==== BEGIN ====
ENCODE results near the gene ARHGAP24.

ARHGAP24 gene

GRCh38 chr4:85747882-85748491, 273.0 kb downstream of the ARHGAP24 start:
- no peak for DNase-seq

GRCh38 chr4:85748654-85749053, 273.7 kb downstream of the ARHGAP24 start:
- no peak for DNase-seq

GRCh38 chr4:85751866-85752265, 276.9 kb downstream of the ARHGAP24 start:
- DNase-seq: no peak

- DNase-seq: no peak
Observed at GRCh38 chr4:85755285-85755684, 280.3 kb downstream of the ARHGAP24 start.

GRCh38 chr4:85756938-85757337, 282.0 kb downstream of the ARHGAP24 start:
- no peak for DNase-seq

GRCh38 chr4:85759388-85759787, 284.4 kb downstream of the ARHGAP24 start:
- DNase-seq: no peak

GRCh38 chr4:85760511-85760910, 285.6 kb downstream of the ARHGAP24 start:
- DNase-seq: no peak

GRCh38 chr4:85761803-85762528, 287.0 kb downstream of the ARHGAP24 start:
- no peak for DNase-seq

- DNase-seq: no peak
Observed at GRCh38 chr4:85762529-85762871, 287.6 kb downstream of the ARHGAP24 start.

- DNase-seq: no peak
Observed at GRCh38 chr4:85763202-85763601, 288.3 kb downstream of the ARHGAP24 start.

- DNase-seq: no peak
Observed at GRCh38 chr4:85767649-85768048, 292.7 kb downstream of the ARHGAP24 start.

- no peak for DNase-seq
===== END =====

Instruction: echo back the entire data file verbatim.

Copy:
ENCODE results near the gene ARHGAP24.

ARHGAP24 gene

GRCh38 chr4:85747882-85748491, 273.0 kb downstream of the ARHGAP24 start:
- no peak for DNase-seq

GRCh38 chr4:85748654-85749053, 273.7 kb downstream of the ARHGAP24 start:
- no peak for DNase-seq

GRCh38 chr4:85751866-85752265, 276.9 kb downstream of the ARHGAP24 start:
- DNase-seq: no peak

- DNase-seq: no peak
Observed at GRCh38 chr4:85755285-85755684, 280.3 kb downstream of the ARHGAP24 start.

GRCh38 chr4:85756938-85757337, 282.0 kb downstream of the ARHGAP24 start:
- no peak for DNase-seq

GRCh38 chr4:85759388-85759787, 284.4 kb downstream of the ARHGAP24 start:
- DNase-seq: no peak

GRCh38 chr4:85760511-85760910, 285.6 kb downstream of the ARHGAP24 start:
- DNase-seq: no peak

GRCh38 chr4:85761803-85762528, 287.0 kb downstream of the ARHGAP24 start:
- no peak for DNase-seq

- DNase-seq: no peak
Observed at GRCh38 chr4:85762529-85762871, 287.6 kb downstream of the ARHGAP24 start.

- DNase-seq: no peak
Observed at GRCh38 chr4:85763202-85763601, 288.3 kb downstream of the ARHGAP24 start.

- DNase-seq: no peak
Observed at GRCh38 chr4:85767649-85768048, 292.7 kb downstream of the ARHGAP24 start.

- no peak for DNase-seq